Believe it or not, there is a fun way to take a look at your energy consumption habits and find ways to slash your energy bills. The New York State Energy Research and Development Authority maintains a Web site that provides useful information for anyone interested in using energy more efficiently. Some features apply only to New York state residents, but most are universal. Perhaps the most enjoyable applies to anyone, anywhere. The Energy Smart University may be a virtual school, but it does provide an education. Take a few “classes” and try out a few “labs” — all will provide a few tips about smart energy consumption. From the “campus map,” enter the “Science and Technology” building (all that takes is a mouse click on the picture of the building). “Lab 2” features a house with two floors, several rooms and lots of appliances. Turn the appliances off and on and watch the energy bill soar and plummet over seconds, minutes, hours, days, months or years to see how to save money on your energy bill.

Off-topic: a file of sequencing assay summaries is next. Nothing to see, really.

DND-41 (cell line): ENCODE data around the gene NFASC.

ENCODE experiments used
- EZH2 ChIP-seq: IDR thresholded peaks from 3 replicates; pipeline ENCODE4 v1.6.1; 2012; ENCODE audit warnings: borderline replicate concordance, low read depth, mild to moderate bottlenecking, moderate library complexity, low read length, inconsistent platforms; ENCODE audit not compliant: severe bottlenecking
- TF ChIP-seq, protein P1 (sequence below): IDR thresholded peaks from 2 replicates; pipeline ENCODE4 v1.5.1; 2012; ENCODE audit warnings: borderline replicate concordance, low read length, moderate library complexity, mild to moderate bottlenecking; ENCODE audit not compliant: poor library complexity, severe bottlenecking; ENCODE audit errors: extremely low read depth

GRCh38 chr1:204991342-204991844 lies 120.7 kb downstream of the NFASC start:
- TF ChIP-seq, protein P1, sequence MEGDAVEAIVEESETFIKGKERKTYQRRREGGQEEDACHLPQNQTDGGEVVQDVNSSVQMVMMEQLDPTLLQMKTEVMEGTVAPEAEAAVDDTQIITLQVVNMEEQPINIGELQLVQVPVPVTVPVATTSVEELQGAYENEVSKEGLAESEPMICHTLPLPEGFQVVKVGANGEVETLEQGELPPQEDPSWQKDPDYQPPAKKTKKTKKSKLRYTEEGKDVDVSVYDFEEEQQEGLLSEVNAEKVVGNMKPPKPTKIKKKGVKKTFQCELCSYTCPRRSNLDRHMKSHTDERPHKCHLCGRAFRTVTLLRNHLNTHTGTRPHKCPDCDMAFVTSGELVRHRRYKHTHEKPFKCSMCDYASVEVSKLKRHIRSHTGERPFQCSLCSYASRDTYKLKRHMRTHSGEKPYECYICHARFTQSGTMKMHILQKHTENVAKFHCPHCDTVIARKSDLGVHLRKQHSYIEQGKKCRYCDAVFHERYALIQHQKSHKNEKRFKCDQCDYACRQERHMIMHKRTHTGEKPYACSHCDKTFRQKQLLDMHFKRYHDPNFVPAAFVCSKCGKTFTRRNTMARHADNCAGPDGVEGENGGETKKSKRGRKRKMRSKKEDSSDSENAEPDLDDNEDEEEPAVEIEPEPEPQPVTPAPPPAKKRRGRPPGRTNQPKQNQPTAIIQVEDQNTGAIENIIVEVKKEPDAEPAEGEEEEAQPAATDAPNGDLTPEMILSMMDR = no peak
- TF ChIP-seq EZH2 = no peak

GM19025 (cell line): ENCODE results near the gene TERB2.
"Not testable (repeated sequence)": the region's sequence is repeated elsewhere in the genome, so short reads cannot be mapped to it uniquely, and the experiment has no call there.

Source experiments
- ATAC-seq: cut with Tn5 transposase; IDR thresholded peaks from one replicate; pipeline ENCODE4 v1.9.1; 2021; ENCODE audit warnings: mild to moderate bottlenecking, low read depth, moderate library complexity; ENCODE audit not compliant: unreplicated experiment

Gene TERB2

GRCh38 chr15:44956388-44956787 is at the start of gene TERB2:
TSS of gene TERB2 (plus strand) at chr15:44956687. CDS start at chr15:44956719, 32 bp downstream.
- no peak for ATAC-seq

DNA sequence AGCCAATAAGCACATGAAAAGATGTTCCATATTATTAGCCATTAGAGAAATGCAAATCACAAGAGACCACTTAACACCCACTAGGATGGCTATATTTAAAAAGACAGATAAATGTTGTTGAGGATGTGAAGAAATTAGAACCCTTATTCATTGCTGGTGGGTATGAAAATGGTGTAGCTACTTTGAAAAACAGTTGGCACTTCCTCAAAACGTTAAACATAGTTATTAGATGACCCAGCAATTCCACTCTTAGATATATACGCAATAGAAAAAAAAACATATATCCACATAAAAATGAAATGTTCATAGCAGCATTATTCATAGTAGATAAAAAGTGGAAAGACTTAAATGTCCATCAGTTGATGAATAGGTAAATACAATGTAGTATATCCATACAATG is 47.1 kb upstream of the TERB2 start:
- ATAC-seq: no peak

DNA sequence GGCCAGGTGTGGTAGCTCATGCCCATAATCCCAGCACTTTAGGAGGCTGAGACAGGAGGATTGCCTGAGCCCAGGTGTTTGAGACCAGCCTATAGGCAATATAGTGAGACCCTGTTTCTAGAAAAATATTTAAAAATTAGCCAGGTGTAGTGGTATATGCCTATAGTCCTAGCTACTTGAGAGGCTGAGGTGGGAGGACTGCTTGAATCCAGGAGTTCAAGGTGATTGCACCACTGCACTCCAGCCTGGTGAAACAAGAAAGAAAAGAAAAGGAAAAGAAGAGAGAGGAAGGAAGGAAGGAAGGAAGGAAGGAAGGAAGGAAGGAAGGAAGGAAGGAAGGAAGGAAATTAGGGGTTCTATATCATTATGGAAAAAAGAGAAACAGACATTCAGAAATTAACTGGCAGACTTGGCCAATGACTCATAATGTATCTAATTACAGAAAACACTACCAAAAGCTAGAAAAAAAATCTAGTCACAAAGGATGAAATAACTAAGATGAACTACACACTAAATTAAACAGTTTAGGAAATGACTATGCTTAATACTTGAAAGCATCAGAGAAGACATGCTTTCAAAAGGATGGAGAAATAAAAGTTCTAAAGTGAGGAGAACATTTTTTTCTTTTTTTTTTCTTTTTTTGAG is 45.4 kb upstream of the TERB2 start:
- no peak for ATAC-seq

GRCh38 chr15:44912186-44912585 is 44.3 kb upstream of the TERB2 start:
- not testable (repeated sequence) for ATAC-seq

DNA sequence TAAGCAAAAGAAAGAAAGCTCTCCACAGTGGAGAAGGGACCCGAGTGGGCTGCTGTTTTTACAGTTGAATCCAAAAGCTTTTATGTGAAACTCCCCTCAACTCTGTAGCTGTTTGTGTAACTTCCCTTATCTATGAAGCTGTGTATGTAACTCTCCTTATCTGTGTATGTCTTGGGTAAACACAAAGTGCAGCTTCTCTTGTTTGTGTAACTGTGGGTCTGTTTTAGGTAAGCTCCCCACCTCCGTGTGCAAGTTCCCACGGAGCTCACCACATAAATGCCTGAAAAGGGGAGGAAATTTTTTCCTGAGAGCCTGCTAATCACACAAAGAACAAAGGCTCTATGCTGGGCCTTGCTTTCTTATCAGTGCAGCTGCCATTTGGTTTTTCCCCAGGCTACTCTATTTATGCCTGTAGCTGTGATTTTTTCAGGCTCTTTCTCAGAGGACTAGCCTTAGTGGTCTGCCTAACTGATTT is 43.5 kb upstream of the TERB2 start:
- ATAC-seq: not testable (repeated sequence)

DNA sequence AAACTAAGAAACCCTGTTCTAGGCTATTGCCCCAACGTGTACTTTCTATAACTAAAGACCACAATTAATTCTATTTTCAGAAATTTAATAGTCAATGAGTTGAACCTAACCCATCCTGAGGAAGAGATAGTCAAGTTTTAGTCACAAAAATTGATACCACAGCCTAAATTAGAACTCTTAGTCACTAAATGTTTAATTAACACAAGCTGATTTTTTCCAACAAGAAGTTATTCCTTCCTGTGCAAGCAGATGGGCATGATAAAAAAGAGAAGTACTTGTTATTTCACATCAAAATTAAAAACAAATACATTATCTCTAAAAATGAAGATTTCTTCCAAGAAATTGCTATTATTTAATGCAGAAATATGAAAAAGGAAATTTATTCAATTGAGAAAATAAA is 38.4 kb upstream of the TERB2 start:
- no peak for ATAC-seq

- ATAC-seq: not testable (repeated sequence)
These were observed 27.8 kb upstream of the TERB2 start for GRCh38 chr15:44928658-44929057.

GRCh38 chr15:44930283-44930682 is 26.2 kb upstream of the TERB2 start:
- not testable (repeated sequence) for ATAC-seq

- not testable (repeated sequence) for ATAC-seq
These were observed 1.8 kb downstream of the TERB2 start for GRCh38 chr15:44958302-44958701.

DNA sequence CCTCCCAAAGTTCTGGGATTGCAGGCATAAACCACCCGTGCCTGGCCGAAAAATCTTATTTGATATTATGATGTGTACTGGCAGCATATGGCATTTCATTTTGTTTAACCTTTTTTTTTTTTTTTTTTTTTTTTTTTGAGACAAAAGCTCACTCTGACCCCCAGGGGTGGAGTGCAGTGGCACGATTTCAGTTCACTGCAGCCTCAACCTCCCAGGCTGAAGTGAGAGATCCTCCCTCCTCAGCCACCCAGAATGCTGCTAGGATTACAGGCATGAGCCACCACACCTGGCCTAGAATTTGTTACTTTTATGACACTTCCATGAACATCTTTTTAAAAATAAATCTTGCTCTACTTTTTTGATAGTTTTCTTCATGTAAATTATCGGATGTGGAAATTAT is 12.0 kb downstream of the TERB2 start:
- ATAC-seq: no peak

The National Water-Quality Assessment (NAWQA) Program has launched a new Web site that provides public access to USGS water-quality data collected across the United States. In 1991, NAWQA began collecting water-quality information on 60 river basins and aquifers across the country that comprise 60 to 70 percent of the total water use in the United States. Nutrient and pesticide levels have been a primary concern for the NAWQA program and the data available on the Web includes about 15,000 pesticide and volatile organic compound samples, as well as 26,000 nutrient samples collected from the water column. Trace elements and organic compounds were collected from sediment and animal tissue. Daily streamflow and temperature data are available, as well as chemical concentrations in water, sediment and aquatic organisms. Users can customize their search by choosing a particular geographic area, including a state, group of states, counties, basins or NAWQA study units, to then search for a particular chemical of interest that might, for example, exceed water-quality standards. Data can be exported to an Excel document or in several other formats.
Laura Wright compiles Geomedia.